The vestiges of what was once a grand old meeting place are still there, and if the Thompson family has its way, the Broadalbin Hotel will once again fit that description.
The building, in the village of Broadalbin near the south side of the Great Sacandaga Lake, is undergoing some serious renovation. But it remains open under the name of the 1854 Pub and Brewery at the Historic Broadalbin Hotel. The owners are Dave and Zoe Thompson, teachers in the Broadalbin school district since they moved next door to the hotel in 1987.
Purchasing the three-story white brick and wooden structure was the furthest thing from Dave Thompson’s mind when he moved into the village, but it’s safe to say the building grew on him.
“We never really thought about it at all until the owner, a guy from downstate, came over and asked us if we would be interested,” said Thompson. “He was just looking to make some money and get rid of it, so originally I had said, ‘no.’ But we have four sons and two of them have cooked in various restaurants and they wanted to make a go of it. Our two oldest sons have full-time jobs, but they also pitch in and help out when they can. So, we’re doing it as a family thing.”
The biggest structural problem right now is the front porch and facade, unsafe as a result of heavy snowfall two years ago.
“Everybody thinks a snowplow or a car ran into the porch, but it was just the really heavy snowfall we had two years ago,” said Thompson. “The weight compromised the poles on the porch, and everything had to be redone. We were hoping to get it done by April but that didn’t happen. The insurance money was coming in kind of slow, but we just got a check the other day and we’re going to be able to start working on it again. Hopefully, it won’t take too long.”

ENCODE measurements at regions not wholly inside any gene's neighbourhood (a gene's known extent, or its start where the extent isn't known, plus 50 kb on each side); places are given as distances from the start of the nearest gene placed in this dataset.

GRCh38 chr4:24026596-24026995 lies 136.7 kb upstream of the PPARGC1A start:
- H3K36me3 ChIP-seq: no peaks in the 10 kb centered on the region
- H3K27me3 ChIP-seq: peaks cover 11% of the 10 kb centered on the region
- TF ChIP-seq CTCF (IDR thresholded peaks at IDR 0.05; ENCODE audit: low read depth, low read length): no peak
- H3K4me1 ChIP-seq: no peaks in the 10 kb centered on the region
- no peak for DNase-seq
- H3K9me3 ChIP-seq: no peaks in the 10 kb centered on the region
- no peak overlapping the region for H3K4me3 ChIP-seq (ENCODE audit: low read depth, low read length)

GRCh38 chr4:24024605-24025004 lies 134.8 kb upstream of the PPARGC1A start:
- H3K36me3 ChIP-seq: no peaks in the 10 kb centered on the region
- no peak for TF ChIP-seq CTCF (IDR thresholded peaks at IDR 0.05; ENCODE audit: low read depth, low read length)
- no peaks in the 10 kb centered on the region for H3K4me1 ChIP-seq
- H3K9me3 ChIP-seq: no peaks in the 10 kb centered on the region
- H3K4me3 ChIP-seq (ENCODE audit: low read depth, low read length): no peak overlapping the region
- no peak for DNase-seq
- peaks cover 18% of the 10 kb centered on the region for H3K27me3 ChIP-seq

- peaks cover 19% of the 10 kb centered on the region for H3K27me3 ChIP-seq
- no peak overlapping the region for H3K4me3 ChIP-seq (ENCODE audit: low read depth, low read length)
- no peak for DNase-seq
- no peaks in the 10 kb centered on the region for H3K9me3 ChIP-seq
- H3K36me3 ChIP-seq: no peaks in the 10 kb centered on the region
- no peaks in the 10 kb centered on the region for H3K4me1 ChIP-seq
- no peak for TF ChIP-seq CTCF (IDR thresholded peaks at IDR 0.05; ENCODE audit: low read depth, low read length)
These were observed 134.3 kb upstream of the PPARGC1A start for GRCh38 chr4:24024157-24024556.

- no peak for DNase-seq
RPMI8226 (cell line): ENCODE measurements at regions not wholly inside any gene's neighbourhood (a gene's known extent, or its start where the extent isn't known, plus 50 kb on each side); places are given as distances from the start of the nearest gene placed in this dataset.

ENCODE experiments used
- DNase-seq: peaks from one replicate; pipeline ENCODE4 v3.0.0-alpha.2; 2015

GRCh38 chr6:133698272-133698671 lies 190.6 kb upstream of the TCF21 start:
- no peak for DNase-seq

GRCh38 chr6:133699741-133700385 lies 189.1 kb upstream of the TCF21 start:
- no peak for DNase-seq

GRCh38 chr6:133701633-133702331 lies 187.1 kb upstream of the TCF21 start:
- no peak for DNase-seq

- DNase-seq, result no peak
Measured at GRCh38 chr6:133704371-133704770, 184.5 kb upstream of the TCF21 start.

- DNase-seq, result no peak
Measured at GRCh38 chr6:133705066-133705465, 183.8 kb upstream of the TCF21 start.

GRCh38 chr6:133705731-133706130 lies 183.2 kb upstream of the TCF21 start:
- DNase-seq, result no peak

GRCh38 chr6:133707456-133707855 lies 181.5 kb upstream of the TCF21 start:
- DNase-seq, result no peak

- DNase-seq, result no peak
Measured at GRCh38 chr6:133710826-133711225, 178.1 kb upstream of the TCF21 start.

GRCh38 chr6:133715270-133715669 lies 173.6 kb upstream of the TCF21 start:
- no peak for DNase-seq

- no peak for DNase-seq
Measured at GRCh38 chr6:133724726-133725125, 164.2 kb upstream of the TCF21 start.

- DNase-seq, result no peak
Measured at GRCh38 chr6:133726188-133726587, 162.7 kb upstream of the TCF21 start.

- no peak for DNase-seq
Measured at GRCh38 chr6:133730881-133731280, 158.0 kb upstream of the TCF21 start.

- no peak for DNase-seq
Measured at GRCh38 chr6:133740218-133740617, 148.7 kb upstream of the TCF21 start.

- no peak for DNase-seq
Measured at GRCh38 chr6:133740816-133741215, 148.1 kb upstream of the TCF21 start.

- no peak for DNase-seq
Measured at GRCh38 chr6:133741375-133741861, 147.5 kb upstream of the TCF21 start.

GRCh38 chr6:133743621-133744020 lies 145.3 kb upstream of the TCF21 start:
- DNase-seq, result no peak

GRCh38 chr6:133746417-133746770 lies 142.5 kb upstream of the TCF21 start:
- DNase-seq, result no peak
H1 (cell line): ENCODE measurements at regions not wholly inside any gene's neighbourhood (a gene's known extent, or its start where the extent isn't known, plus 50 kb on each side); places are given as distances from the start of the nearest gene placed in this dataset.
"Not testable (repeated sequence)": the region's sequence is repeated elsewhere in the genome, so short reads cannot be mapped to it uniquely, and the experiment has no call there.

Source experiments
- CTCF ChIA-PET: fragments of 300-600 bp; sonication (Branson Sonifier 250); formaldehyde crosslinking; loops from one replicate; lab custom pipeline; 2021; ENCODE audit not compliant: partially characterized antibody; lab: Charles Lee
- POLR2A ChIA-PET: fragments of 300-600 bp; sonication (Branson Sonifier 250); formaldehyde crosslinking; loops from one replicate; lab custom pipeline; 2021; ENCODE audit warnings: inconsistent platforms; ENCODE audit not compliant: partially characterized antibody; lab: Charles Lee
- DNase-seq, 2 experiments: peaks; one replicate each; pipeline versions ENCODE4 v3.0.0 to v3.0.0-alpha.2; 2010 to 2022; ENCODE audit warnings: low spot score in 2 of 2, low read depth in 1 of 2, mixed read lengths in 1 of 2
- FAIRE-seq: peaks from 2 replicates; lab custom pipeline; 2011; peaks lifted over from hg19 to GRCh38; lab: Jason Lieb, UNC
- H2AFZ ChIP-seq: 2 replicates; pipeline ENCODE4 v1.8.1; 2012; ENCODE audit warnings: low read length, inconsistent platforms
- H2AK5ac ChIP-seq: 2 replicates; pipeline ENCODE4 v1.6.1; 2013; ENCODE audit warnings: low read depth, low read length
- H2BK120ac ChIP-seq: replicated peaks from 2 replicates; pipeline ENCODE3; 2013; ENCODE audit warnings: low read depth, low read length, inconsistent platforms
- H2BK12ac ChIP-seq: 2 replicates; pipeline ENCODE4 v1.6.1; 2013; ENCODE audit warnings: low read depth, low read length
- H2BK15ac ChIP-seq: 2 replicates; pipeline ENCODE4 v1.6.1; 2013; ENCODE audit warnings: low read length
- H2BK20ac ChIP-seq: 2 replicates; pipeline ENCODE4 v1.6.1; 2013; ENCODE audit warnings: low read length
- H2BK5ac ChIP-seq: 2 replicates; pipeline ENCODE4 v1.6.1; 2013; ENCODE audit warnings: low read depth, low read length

The other issue is a liquor license. While Thompson is able to sell beer and wine at his establishment, under a law passed in the 1930s following Prohibition, he can’t serve hard liquor because the building is less than 200 feet from a church. He has asked state Sen. Hugh Farley, R-Niskayuna, and Assemblyman Marc Butler, R-Newport, for help in the state Legislature, and he’s been assured that an exemption for his establishment is on the way.
“I’m still waiting, but hopefully we’ll get it before the end of the month,” he said. “That will help a lot.”
The brick section of the Broadalbin Hotel that houses the kitchen area was built in 1854 as a glove-making shop. The place didn’t start taking in boarders or serving food until 1881, when Charles Boss added a large wooden section and created the Kennyetto Hotel. In 1898, Boss’ business closed and the building became a hospital for alcoholics, and when that enterprise also failed it was reopened in 1904 as the Kennyetto Inn. It was one of four hotels in Broadalbin at the time, and it is the only one that has survived.
In all of his restoration work, Thompson has done very little to change the look of the building from around that time.
“We’ve kept everything that was here,” he said, pointing out the light-brown tin ceilings that still adorn the building. “We didn’t tear down anything. We cleaned, we painted and we papered some to bring the place back into working order, but we did our best to keep the historic age to the place.”
According to Thompson’s son Jeremiah, who works behind the bar and in the kitchen, history just oozes out of the walls at the Broadalbin Hotel.